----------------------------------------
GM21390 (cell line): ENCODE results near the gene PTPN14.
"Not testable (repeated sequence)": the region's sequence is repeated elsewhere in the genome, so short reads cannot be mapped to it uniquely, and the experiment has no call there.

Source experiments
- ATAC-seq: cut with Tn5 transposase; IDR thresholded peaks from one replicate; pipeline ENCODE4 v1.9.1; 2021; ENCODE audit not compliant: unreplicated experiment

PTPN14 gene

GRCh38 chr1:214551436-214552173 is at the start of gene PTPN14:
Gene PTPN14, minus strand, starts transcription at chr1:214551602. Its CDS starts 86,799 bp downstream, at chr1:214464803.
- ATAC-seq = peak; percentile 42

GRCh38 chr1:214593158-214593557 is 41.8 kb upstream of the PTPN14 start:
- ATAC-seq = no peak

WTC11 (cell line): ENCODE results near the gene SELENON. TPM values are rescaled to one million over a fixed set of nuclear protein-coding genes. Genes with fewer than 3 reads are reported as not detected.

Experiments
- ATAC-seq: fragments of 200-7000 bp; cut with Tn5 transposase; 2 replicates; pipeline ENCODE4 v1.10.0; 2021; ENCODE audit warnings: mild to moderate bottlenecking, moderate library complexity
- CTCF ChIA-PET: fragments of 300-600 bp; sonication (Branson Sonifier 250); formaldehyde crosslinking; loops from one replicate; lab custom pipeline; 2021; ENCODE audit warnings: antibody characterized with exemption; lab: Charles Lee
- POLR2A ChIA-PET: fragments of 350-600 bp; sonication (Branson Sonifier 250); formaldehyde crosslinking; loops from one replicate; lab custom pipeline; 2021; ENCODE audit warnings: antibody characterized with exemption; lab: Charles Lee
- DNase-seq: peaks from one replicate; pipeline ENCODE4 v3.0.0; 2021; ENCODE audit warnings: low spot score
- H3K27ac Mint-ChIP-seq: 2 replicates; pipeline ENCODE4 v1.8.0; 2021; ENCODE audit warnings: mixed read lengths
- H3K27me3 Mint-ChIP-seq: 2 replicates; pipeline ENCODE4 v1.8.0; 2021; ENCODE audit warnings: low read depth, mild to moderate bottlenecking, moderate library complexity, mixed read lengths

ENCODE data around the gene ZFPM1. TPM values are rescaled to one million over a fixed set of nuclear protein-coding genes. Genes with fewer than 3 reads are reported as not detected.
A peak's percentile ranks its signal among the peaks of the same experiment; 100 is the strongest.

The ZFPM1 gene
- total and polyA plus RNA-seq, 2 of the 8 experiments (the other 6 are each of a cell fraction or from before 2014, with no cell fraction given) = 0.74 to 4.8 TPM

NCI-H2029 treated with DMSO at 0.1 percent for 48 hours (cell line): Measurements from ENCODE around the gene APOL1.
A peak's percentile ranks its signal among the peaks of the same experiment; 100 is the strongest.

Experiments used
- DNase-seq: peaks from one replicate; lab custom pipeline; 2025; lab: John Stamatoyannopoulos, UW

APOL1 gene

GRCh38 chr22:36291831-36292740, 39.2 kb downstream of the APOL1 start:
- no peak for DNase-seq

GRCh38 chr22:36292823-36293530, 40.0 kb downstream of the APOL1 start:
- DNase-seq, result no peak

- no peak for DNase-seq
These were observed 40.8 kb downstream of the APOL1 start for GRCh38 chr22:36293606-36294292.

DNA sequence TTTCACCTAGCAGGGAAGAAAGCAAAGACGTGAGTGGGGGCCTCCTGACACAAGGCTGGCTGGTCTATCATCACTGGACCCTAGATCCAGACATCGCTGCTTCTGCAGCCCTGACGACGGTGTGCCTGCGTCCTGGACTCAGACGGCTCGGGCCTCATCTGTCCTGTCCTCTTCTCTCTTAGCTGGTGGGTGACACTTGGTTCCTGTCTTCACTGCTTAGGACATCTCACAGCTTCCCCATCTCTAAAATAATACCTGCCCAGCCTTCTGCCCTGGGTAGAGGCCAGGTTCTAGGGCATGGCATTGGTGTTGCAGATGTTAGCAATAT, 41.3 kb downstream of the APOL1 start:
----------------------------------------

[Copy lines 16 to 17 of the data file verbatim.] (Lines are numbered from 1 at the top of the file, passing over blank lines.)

- DNase-seq: peaks from one replicate; pipeline ENCODE4 v3.0.0; 2021; ENCODE audit warnings: low spot score
- H3K27ac Mint-ChIP-seq: 2 replicates; pipeline ENCODE4 v1.8.0; 2021; ENCODE audit warnings: mixed read lengths